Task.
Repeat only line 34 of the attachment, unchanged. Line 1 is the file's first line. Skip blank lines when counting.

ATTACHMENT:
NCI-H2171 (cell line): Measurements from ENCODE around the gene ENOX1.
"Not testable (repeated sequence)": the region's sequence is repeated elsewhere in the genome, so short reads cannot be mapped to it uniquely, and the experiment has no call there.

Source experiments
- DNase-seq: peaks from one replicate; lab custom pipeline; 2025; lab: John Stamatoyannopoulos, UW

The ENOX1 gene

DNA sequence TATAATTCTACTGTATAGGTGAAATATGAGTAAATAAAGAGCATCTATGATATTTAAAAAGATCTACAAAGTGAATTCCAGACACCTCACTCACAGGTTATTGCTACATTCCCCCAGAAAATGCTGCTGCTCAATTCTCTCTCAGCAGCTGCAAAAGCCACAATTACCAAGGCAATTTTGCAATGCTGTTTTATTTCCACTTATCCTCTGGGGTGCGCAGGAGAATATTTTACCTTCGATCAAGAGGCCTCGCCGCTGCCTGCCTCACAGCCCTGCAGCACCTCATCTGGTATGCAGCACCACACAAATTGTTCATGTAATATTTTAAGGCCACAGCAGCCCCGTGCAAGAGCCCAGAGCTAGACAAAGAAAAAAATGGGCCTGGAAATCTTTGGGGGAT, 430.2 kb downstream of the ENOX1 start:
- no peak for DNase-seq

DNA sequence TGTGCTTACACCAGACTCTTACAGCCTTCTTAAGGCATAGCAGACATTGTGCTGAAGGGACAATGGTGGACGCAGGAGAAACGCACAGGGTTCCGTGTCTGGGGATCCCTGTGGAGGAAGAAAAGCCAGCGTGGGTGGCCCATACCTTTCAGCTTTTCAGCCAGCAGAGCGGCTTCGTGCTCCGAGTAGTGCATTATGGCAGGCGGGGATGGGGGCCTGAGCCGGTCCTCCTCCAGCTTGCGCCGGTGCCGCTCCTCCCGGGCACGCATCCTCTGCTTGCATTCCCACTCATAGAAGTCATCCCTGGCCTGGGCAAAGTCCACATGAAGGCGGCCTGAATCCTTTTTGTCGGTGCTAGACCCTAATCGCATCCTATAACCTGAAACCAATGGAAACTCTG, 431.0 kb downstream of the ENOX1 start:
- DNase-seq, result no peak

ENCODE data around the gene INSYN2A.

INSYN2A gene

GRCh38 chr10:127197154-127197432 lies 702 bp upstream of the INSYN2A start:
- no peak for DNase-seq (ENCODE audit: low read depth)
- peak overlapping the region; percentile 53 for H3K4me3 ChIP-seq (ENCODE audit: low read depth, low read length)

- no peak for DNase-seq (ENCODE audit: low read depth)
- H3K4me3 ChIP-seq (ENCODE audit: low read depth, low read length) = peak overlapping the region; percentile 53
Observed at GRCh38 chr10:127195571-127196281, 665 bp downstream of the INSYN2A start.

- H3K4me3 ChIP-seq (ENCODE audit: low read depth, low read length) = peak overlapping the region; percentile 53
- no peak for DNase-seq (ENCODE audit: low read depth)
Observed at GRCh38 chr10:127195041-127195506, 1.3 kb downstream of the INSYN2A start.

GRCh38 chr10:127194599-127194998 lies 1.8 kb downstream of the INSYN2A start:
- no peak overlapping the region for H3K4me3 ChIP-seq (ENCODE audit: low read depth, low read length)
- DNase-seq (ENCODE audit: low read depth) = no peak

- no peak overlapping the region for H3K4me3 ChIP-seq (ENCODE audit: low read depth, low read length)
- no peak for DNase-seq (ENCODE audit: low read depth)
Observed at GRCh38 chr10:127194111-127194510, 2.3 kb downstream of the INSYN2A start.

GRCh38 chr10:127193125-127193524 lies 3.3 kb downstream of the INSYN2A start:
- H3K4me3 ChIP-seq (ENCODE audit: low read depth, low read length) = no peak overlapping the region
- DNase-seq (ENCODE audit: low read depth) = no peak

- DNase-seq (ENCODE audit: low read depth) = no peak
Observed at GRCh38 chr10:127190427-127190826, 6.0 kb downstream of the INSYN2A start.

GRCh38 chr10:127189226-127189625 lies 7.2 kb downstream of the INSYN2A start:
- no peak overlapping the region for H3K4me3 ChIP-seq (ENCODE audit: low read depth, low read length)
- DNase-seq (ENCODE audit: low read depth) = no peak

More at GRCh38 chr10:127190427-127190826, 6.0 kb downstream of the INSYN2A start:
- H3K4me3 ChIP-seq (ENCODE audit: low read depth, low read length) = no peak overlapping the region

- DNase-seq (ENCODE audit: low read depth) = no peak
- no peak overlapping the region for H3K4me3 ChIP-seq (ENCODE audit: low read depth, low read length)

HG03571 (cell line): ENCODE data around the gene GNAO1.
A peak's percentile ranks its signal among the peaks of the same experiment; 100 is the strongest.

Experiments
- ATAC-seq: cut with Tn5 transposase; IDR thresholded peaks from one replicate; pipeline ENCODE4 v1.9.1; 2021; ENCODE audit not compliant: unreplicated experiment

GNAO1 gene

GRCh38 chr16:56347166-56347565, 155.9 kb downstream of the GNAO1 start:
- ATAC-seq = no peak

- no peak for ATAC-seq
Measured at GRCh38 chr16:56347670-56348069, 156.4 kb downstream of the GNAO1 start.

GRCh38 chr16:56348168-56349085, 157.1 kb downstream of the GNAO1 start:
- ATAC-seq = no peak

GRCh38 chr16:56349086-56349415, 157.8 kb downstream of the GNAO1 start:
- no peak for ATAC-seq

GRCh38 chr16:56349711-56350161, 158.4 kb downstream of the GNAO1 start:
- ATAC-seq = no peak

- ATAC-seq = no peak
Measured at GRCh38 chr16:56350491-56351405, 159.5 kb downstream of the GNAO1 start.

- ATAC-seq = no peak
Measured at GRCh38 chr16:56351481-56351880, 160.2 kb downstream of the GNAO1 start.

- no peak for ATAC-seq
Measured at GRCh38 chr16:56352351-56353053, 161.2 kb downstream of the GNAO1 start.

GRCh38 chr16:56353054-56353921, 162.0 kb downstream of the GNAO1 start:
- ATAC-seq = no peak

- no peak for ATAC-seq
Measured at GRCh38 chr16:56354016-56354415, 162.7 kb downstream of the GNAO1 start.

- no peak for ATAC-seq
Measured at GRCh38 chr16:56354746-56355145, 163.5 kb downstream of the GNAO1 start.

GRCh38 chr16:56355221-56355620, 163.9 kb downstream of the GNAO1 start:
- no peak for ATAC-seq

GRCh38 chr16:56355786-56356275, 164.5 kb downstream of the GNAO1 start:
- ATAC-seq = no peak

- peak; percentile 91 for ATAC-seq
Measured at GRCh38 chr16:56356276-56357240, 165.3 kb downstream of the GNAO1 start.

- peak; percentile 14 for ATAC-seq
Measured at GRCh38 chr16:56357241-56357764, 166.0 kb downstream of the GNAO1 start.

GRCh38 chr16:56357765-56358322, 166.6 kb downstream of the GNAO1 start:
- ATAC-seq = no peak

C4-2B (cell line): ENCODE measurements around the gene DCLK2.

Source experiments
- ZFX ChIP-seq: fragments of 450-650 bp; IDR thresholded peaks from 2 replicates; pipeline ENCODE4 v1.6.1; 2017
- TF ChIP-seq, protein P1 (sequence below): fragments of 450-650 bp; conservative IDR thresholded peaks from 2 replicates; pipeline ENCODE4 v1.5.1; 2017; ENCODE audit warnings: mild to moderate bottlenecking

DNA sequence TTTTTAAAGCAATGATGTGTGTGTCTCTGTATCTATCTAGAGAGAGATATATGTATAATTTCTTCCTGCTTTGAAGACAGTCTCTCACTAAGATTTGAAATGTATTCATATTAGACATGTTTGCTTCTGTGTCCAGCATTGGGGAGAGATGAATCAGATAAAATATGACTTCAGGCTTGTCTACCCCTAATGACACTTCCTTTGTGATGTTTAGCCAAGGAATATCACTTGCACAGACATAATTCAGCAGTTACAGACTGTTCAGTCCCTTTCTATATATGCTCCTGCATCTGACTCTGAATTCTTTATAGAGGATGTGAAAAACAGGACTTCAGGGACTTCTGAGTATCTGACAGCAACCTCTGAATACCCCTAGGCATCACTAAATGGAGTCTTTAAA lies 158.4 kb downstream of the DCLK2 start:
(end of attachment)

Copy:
- DNase-seq (ENCODE audit: low read depth) = no peak